You are trying to integrate a function with very limited support using qagi and that is bad. The chances that the integration will miss entirely the integrand is large. Why?
Qagi uses the 15 point Gauss Rule. This approximatelly means that it will evaluate the function at the following fixed points (first iteration)
const double center = 0.5 * (a + b);
const double half_length = 0.5 * (b - a);
const double abscissa = half_length * xgk[jtw];
const double fval1 = GSL_FN_EVAL (f, center - abscissa);
const double fval2 = GSL_FN_EVAL (f, center + abscissa);
static const double xgk = /* abscissae of the 15-point kronrod rule */
(this is taken directly from GSL code). Then, depending on the values GSL get from those points, it can divide a particular region further and apply this rule again.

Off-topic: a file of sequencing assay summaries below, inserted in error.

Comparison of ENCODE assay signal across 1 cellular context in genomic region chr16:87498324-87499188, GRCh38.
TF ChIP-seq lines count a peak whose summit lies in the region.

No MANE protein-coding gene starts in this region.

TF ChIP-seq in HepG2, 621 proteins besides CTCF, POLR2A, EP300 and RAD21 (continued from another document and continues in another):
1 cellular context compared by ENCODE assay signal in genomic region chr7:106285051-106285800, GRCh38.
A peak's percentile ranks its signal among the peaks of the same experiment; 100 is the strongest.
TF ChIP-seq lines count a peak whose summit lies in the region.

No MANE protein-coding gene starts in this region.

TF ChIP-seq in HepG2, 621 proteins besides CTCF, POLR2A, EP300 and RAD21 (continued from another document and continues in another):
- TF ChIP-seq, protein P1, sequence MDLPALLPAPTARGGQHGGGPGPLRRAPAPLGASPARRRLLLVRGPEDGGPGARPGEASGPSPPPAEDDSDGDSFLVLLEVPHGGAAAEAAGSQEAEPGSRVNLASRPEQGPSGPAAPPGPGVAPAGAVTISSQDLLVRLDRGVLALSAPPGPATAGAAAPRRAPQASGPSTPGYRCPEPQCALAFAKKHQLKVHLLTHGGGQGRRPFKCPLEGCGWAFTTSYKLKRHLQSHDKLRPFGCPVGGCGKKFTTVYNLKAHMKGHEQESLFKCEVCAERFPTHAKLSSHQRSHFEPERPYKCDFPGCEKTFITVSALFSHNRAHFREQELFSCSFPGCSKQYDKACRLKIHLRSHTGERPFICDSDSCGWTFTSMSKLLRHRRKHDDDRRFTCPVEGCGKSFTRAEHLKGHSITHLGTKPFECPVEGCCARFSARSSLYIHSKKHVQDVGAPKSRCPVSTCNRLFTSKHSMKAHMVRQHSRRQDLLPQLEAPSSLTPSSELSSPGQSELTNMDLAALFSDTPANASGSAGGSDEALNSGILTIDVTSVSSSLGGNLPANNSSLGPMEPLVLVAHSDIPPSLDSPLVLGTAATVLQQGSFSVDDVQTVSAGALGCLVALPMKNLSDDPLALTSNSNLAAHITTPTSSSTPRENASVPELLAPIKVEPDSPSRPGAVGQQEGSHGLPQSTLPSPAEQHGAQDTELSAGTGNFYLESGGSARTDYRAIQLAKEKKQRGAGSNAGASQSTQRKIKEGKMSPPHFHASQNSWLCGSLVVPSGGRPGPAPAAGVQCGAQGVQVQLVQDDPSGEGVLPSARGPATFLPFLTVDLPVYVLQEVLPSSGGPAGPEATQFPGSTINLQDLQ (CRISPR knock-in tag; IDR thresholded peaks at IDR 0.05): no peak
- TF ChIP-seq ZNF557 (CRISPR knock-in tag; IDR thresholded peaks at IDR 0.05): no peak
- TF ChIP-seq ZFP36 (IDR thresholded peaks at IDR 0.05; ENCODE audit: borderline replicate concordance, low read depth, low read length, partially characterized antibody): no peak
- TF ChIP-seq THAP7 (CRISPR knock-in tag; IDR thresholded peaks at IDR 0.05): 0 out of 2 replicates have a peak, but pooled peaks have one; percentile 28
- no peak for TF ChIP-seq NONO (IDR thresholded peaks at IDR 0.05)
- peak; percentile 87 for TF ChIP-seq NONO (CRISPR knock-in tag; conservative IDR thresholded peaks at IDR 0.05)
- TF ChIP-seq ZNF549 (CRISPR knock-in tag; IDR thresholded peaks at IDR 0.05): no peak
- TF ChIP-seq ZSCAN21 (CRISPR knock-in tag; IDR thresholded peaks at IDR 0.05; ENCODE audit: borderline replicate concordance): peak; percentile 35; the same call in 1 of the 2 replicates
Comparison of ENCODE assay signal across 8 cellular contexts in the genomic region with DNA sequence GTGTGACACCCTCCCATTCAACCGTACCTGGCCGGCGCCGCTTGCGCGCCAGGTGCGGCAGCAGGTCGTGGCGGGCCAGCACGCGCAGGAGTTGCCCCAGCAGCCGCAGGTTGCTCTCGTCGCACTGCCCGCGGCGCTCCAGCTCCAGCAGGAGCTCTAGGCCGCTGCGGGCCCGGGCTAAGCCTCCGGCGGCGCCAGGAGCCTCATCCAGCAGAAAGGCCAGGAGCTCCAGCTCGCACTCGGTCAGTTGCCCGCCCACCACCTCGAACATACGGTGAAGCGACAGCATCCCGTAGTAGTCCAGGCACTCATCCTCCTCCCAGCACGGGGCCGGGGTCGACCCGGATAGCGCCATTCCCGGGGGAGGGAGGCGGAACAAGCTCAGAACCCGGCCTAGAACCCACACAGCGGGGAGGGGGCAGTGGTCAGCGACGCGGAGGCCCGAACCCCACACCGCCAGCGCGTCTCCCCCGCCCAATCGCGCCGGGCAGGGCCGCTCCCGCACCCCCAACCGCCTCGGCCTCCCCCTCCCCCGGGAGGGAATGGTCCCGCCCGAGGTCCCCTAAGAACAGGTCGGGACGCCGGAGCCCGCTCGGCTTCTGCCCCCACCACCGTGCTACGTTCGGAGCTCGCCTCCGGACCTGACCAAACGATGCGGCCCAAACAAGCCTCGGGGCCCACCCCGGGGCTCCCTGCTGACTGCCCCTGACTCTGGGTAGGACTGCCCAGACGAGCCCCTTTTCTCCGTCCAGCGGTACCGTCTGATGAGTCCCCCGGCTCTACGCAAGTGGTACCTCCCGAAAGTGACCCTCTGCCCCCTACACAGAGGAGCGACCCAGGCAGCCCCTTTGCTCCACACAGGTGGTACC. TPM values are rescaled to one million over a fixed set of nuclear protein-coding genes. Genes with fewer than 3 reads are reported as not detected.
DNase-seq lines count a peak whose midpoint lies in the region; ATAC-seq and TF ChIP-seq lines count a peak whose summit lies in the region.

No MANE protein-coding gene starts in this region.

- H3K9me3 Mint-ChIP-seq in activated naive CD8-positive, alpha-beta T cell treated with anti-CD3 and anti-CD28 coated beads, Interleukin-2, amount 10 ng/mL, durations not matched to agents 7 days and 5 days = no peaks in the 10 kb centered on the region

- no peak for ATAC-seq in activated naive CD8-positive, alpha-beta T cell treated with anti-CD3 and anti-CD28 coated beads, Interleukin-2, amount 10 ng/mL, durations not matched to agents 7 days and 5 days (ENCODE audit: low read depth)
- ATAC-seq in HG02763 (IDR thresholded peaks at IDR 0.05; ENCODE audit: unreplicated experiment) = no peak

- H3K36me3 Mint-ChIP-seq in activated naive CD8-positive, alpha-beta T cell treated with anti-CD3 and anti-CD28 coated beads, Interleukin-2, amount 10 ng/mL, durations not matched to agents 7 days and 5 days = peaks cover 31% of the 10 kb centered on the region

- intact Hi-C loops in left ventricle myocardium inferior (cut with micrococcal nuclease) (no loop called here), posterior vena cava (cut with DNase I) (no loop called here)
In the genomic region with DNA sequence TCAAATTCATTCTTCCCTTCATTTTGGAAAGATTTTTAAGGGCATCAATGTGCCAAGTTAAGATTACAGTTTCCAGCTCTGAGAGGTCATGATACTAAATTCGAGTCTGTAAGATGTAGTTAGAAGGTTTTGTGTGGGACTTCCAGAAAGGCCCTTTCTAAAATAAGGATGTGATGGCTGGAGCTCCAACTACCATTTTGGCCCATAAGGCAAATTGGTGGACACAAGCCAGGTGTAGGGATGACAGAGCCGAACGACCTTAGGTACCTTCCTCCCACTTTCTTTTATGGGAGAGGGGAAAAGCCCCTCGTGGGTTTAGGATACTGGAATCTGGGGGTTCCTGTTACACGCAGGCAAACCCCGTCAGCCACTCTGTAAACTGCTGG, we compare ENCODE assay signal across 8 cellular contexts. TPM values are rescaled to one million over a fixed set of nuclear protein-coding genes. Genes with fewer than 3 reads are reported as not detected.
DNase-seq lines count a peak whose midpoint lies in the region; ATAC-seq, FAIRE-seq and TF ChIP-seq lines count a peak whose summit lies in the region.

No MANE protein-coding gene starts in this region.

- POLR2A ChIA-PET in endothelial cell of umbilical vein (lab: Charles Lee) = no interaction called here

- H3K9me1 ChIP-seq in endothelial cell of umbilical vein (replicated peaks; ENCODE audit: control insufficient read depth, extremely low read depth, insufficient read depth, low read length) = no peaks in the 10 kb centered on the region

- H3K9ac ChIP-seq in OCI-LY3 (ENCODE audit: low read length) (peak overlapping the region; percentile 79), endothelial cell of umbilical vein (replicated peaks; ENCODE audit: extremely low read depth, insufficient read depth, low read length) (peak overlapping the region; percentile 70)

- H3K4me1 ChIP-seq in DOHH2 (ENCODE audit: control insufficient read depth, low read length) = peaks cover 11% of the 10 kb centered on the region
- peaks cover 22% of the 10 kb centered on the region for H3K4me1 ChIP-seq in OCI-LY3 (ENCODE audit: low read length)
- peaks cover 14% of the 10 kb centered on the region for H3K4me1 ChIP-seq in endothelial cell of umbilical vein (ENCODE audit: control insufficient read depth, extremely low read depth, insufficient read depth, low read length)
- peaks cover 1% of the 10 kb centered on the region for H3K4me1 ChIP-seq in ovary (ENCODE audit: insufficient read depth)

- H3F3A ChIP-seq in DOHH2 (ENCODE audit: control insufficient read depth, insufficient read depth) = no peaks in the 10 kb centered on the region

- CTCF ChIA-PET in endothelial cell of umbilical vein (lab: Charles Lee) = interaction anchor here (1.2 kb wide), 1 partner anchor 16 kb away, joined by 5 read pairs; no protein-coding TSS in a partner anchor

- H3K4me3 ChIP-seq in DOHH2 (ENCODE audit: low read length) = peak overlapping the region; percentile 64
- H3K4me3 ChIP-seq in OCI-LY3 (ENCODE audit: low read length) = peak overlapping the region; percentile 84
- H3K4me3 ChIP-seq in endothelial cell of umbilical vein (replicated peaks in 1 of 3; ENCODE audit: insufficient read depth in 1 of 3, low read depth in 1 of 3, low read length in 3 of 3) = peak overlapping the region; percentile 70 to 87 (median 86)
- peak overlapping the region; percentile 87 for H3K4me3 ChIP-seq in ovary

From the non linear transformation
x = (1-t)/t (this is the transformation gsl applies to map [-infinity, infinity] into (0-1] interval) , we can say that x = 0 is mapped on t = 1. Furthermore, one of the points of evaluation is
t = half_length (1.0 + 0.991455371120812639206854697526329) ~ 1. Then, the chances that integrator will miss your function when offset is zero is quite small (that is why there is no problem to integrate reasonable functions center at x=0 using qagi). However,as you translate x by an offset, you fit the entire function (which has a very limited support) between two of the 30 points of evaluation. In this case, GSL completely misses your function and returns zero.
Summary in simple words: GSL is trying to analyze the entire [-infinity, infinity] interval using only 30 points in the first iteration. The chances that it will miss a function with very limited support centered at an arbitrary x is very high!! Only use qagi if the support of your function is very large!